The Case Shiller Home Price Index for April declined -4.0% compared to the prior reading of -3.6%. This is not a market mover. Everyone knows home prices are lower compared to last year so this is just confirmation of the continued decline.
The calendar for the rest of the week will be dominated by the Greek vote, which has been delayed until Wednesday. That could be a market mover if it does not go as planned. Back at home we have the three regional ISM and manufacturing reports on Thursday and then the national ISM on Friday as the second biggest event for this week.
In stock news Nike (NKE) soared +8.28 after reporting better than expected numbers on Monday night. Nike said sales in the U.S. rose by +15% in a weak economy. This was very unexpected given the price Nike gets for its shoes. The company raised revenue estimates for 2015 to $28-$30 billion compared to prior estimates of $27 billion. They reaffirmed their goal of $12 billion in cumulative free cash flow from 2011 through 2015. Earnings released on Monday night were $1.24 per share compared to estimates of $1.16.
Microsoft (MSFT) spiked into the clouds after announcing their 22-year old Office product was going to be offered as a cloud product. Microsoft was one of the major reasons the Dow and Nasdaq had two really good days. Microsoft's Outlook, Excel, Sharepoint, etc will now be available as a cloud application with prices based on usage. Basic Outlook email will cost $2 a month and a standard business package for $6. Advanced offerings could cost up to $27 per month. Google charges a flat $50 per user per year for its Web-based Google Apps product with email, calendars, word processing and other applications. Microsoft will host the applications and the user data on monster server farms in multiple data centers.
The move puts Microsoft into direct competition with Google but in this case Microsoft has a head start even though they are late to the cloud party. Google has 40 million users of the Google Apps suite. Comscore estimates Microsoft has 750 million Office users worldwide so a very fertile environment for moving existing customers to the cloud and creating a new monthly revenue source.
Google (GOOG) rallied +$11 after announcing a new feature called Google+ that is a direct attack on Facebook. Basically Google+ allows you to put your friends and contacts into different groups on their Facebook like product. By grouping contacts you can allow each group access to different parts of your profile. For instance the pictures of your children may only be visible to people in the family group. Business contacts would not see your family posts, etc. Facebook actually has these features but they are troublesome to implement. Google is trying to chip away at the 750 million Facebook users.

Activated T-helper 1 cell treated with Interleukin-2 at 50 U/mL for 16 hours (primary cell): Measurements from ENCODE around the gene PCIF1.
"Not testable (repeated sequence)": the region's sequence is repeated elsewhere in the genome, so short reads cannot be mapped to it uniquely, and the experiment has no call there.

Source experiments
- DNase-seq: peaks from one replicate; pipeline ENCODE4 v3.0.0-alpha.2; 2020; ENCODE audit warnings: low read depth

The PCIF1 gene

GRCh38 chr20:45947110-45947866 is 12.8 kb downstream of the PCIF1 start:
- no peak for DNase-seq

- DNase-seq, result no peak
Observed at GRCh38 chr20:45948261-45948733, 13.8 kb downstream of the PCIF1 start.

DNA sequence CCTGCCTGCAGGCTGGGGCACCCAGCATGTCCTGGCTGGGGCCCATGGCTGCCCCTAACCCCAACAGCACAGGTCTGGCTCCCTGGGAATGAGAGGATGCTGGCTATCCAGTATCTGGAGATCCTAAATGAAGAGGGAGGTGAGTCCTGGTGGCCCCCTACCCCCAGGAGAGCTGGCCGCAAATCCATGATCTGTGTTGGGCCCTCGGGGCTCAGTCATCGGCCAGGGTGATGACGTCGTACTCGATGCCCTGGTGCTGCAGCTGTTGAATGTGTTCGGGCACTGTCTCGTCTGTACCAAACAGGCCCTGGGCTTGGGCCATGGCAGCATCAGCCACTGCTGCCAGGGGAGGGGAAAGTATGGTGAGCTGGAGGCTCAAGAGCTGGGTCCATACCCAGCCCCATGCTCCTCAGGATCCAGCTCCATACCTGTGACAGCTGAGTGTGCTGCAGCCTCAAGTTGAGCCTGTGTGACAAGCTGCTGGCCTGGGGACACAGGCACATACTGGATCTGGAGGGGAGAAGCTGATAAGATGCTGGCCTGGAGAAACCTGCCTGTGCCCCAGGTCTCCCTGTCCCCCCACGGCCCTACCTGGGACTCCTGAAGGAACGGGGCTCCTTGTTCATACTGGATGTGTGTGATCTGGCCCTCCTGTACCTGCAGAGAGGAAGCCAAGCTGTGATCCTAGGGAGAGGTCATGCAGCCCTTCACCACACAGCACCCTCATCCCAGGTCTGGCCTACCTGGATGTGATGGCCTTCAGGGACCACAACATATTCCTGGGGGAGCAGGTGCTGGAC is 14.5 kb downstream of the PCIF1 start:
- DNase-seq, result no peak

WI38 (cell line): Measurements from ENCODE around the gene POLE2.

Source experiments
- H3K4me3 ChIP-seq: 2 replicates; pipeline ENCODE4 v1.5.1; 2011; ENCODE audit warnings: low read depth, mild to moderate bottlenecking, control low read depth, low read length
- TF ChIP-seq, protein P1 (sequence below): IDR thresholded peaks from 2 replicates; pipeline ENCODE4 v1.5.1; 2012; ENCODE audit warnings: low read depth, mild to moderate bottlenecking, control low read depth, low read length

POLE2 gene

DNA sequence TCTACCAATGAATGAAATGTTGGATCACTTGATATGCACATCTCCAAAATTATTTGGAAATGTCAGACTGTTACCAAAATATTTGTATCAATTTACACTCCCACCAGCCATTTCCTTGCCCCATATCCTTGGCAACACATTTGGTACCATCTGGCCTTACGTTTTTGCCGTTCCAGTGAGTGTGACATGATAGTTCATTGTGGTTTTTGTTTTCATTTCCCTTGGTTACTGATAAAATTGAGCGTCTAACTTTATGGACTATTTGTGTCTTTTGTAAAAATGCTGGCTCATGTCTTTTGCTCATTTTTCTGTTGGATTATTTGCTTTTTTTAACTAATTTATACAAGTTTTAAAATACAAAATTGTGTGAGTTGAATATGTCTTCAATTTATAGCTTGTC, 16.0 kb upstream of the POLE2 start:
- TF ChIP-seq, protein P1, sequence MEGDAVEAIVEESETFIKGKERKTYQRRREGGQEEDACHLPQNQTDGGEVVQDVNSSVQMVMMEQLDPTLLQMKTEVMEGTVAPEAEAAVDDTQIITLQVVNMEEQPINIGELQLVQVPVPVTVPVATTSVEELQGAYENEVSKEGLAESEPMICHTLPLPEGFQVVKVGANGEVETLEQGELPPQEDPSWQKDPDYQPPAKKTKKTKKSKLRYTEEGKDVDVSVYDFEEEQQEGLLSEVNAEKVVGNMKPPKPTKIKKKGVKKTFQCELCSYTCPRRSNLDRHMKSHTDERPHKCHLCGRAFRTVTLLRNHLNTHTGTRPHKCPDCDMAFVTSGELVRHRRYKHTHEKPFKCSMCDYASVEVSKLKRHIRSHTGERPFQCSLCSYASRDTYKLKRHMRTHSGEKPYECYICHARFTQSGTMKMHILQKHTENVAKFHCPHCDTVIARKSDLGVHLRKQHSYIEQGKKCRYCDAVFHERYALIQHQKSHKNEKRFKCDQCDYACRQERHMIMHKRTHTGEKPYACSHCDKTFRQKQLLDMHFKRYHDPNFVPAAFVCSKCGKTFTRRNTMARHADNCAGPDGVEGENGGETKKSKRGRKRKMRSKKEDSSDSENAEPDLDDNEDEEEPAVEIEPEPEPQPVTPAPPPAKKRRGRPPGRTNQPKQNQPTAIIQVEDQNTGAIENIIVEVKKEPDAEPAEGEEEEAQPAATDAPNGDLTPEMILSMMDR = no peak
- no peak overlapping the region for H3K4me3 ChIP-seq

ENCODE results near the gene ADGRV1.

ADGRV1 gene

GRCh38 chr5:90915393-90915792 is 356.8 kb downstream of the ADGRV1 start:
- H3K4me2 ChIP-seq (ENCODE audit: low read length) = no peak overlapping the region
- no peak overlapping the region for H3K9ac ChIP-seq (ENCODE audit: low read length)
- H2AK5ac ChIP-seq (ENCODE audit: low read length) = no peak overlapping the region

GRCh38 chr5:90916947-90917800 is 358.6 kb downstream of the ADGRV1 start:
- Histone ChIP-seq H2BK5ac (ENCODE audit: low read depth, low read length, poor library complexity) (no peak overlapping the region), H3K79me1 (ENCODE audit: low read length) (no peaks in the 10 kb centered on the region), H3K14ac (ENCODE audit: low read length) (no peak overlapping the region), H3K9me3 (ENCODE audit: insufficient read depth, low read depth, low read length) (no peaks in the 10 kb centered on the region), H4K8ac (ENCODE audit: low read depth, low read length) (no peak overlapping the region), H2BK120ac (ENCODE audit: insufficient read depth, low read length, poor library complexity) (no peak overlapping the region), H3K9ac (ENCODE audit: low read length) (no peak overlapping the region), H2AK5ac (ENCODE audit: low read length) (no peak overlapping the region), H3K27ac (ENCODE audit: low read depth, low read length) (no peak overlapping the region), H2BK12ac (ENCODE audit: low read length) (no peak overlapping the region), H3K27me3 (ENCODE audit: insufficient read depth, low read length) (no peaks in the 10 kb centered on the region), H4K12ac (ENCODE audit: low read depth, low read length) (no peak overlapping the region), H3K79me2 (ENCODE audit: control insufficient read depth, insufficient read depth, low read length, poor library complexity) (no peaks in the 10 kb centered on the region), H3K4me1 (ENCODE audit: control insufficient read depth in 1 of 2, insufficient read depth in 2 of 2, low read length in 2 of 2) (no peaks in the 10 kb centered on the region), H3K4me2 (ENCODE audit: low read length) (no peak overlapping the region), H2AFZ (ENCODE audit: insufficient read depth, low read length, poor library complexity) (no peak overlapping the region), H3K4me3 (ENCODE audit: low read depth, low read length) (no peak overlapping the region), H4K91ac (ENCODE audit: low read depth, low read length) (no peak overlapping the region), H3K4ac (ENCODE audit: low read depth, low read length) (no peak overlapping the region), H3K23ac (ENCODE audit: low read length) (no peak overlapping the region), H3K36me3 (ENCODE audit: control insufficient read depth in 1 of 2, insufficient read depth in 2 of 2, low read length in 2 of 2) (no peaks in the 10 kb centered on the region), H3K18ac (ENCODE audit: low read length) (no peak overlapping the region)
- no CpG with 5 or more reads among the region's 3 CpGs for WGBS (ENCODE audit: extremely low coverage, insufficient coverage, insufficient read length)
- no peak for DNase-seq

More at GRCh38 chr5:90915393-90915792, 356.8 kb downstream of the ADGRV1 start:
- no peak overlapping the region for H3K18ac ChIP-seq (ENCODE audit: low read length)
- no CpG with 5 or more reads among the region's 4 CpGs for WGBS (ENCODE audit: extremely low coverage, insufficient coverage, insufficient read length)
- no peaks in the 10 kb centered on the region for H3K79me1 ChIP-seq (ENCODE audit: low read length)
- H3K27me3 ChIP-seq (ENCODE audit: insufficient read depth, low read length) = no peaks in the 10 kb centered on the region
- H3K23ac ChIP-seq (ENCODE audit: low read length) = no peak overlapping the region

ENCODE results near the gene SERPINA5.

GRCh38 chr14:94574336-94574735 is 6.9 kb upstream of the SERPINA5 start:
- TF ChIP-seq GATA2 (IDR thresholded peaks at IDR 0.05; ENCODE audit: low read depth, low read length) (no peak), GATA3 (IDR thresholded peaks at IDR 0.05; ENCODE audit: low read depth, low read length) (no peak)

Apple has finally strung a week of gains together to close at $335 after hitting a low of $310 last week. The downtrend is still not broken but Apple has been getting some good press and Google has been getting bad press. If you have money to throw at a big tech into quarter end that meant Apple was the preferred vehicle. Analysts are starting to upgrade iPad estimates again and we are getting closer to iPhone 5 so it appears the buyers have finally found a level they were comfortable with.
The anticipation of a positive vote in Greece and avoidance of a sovereign debt default pushed the euro higher and the dollar lower and that was positive for oil prices and precious metals. Gold eased back over $1500 but not by much. The lack of a debt default would be negative for short-term gold prices.
Crude oil prices would be helped by a resolution to the crisis and a return to business as usual in Europe. Maybe not in Greece but the rest of Europe might calm down and return to slow growth if the crisis is resolved.
U.S. WTI crude rallied more than $2 after testing support at $90 for three consecutive days. In overnight trading it is up to $93.11 and rising. Brent rallied to $108.85 from its low at $102 on Monday. In after hours trading it has broken $109. There is no surprise here. The IEA news produced a knee jerk reaction and that news has passed. The fact the IEA felt they had to release oil for only the third time in history is confirmation enough that there are serious supply problems on the horizon. Ignore these facts at your own risk.
U.S. WTI Crude Chart
Brent Crude Chart
The S&P rallied +16 points today and stretched its two gain to +33 points with a close at 1296. That is just a point over critical resistance at 1295 so in reality it stopped at resistance. With the Greek vote scheduled at 5:AM ET on Wednesday this would be the perfect plate for a sell the news event. The vote has already been priced in after the big gains for the last two days. Until the S&P moves convincingly over 1300 we should remain cautious.